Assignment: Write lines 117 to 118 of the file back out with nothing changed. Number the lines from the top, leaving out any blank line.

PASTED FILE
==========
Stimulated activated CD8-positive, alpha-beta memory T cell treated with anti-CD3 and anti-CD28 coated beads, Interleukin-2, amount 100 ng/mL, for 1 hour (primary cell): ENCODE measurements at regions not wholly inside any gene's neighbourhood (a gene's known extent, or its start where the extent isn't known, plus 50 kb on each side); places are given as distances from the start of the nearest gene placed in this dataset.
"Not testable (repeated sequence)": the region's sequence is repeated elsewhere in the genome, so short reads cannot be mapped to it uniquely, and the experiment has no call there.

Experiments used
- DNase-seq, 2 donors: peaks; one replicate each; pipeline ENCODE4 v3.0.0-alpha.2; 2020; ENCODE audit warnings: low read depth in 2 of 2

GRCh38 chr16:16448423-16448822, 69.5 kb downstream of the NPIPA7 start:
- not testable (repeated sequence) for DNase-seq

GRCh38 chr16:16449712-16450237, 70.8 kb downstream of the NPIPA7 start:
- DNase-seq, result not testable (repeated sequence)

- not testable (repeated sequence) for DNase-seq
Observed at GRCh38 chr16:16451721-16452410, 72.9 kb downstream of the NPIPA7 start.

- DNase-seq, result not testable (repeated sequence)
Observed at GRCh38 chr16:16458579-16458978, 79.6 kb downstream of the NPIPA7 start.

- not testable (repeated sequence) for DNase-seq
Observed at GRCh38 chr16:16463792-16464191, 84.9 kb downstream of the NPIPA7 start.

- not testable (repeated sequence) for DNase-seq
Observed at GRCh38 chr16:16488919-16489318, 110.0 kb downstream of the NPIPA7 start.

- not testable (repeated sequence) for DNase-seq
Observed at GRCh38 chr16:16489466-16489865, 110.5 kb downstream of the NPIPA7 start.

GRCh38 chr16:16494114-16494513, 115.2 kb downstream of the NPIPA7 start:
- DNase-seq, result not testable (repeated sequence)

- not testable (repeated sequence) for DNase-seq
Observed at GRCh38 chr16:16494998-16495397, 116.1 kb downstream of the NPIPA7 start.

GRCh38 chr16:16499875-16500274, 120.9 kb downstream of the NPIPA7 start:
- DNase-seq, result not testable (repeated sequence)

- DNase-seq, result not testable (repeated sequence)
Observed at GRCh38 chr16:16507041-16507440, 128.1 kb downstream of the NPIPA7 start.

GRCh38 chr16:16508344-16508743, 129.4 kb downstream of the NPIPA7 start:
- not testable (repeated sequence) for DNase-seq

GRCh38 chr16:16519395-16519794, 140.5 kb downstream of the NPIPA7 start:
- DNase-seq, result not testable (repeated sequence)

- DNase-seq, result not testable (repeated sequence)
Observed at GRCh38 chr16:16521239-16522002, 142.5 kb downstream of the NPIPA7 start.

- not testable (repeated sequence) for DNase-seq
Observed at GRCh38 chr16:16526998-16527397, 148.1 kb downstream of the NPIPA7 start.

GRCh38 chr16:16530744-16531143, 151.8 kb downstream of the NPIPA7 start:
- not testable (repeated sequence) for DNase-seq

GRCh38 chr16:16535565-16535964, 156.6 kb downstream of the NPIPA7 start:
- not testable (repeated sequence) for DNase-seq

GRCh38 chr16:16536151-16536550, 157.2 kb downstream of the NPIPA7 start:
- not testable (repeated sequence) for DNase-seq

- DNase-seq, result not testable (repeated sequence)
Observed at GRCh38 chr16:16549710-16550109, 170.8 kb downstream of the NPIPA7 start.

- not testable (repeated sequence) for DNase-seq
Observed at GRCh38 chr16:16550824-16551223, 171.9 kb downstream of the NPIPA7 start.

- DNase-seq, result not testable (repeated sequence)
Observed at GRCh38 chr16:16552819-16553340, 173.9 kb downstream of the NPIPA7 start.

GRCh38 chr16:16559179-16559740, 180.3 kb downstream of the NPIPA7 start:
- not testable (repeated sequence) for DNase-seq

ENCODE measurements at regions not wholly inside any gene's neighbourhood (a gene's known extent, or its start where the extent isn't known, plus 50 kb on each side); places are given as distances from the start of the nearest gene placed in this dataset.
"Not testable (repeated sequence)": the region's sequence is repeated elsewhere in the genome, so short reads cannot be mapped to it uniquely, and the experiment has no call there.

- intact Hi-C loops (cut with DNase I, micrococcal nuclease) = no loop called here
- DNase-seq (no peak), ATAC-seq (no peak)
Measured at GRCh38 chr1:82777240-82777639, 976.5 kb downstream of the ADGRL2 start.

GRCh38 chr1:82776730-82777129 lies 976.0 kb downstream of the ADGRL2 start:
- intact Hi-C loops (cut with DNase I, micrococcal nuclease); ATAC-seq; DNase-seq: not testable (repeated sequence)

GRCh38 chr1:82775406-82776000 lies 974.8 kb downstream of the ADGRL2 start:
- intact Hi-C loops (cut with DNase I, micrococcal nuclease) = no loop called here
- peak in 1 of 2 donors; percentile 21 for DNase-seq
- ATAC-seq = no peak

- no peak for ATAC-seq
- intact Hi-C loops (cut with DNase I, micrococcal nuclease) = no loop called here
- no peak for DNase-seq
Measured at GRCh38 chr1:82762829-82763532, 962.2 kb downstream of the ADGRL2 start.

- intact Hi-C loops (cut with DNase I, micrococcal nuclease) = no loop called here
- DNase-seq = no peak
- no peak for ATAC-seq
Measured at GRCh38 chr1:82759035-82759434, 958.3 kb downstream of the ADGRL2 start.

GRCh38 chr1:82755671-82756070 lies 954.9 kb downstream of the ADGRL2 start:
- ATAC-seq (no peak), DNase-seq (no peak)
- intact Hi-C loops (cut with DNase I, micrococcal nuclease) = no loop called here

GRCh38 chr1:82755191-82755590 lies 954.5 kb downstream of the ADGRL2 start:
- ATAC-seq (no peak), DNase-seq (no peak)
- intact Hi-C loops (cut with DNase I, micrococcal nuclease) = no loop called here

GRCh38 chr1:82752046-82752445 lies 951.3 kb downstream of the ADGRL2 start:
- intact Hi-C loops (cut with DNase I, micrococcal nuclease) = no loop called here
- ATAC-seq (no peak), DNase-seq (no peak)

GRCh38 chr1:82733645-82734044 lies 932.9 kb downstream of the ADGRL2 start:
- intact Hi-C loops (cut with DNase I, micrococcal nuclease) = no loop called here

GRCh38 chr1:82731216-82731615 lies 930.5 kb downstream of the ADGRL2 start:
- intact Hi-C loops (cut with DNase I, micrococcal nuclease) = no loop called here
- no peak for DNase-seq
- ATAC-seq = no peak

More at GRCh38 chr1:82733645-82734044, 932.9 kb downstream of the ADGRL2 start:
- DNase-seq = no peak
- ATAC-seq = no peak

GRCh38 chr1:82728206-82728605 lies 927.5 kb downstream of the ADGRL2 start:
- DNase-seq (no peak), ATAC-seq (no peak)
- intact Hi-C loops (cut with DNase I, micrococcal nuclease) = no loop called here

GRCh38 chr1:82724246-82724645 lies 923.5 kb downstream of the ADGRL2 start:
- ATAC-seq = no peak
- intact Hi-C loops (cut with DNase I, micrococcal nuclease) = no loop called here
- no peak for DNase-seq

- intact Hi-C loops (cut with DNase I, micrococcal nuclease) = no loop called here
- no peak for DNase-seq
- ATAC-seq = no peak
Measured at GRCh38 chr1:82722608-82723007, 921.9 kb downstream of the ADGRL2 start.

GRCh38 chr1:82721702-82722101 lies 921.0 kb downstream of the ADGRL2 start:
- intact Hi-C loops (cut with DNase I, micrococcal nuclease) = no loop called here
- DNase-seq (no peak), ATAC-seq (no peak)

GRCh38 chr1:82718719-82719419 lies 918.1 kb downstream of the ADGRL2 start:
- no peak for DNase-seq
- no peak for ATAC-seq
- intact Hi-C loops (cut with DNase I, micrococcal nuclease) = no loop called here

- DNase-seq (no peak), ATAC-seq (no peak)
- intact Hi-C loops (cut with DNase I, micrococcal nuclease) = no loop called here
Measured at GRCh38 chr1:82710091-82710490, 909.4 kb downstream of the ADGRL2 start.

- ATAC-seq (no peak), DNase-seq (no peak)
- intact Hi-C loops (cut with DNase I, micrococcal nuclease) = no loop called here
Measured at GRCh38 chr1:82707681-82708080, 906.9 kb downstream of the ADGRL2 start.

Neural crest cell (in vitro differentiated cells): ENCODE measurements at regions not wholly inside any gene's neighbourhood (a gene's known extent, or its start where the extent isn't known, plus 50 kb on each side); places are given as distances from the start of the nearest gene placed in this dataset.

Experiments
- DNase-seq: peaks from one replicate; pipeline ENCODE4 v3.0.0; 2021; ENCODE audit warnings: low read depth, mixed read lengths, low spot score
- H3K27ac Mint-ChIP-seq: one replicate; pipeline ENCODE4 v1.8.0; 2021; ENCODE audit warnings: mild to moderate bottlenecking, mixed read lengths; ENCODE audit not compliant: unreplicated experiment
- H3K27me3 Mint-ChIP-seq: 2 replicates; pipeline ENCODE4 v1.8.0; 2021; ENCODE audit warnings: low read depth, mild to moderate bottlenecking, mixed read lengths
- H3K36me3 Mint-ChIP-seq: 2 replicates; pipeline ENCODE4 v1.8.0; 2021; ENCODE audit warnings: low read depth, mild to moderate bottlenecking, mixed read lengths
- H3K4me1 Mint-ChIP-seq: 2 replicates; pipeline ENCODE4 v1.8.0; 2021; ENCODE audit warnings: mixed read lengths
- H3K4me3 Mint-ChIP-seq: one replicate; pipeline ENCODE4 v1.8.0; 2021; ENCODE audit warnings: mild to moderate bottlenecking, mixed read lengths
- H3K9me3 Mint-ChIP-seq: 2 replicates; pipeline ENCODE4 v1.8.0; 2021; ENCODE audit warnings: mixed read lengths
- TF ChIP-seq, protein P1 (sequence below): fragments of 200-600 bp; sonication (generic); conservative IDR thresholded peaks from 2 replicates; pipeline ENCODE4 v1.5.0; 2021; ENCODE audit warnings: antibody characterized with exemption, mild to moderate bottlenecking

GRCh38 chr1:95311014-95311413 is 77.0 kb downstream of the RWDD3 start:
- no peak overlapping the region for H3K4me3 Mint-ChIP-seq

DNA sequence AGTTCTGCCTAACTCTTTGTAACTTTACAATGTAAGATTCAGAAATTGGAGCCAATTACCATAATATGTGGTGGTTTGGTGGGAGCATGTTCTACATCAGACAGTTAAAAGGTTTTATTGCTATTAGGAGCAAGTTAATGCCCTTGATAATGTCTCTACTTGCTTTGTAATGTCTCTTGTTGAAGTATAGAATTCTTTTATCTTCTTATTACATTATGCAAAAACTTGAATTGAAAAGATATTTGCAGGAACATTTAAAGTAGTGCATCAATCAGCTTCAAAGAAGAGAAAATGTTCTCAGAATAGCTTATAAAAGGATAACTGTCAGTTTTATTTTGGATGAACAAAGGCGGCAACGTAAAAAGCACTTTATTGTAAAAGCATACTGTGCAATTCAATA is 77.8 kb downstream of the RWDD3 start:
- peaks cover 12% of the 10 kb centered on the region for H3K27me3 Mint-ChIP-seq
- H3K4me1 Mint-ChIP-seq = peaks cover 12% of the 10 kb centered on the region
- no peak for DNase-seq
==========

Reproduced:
- H3K4me3 Mint-ChIP-seq: one replicate; pipeline ENCODE4 v1.8.0; 2021; ENCODE audit warnings: mild to moderate bottlenecking, mixed read lengths
- H3K9me3 Mint-ChIP-seq: 2 replicates; pipeline ENCODE4 v1.8.0; 2021; ENCODE audit warnings: mixed read lengths